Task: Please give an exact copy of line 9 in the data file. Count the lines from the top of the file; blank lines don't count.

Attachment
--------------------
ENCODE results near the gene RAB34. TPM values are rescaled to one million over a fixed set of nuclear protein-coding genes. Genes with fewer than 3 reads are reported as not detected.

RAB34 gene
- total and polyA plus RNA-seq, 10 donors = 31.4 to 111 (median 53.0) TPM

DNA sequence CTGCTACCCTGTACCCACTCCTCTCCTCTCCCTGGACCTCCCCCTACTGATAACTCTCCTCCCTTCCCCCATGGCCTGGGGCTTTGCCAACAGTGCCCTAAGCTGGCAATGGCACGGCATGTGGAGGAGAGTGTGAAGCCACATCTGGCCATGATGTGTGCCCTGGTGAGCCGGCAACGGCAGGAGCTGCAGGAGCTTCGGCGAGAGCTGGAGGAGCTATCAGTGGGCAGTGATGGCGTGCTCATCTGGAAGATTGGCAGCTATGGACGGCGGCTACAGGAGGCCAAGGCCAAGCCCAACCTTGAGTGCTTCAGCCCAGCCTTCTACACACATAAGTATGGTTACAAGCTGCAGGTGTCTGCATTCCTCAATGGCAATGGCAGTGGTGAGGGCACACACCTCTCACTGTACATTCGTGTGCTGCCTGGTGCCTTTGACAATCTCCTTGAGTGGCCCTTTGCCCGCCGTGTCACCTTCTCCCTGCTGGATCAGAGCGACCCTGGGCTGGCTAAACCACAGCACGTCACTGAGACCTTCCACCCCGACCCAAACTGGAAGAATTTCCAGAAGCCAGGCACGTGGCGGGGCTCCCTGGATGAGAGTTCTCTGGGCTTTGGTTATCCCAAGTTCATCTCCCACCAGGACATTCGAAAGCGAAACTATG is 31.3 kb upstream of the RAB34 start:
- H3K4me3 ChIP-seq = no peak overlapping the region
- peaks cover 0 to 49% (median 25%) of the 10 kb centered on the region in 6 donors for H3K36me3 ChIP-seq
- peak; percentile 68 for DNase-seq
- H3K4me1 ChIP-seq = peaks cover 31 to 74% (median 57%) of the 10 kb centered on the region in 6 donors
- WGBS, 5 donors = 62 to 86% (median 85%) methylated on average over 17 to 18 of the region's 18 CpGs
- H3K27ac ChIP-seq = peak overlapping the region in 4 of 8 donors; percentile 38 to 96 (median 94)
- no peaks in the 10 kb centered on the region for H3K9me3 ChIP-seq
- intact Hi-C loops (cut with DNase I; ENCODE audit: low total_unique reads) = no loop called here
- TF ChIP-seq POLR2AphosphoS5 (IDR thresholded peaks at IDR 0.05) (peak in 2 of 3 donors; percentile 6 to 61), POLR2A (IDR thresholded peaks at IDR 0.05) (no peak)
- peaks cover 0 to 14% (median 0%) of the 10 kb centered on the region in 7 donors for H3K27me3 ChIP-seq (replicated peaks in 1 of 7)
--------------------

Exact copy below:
- WGBS, 5 donors = 62 to 86% (median 85%) methylated on average over 17 to 18 of the region's 18 CpGs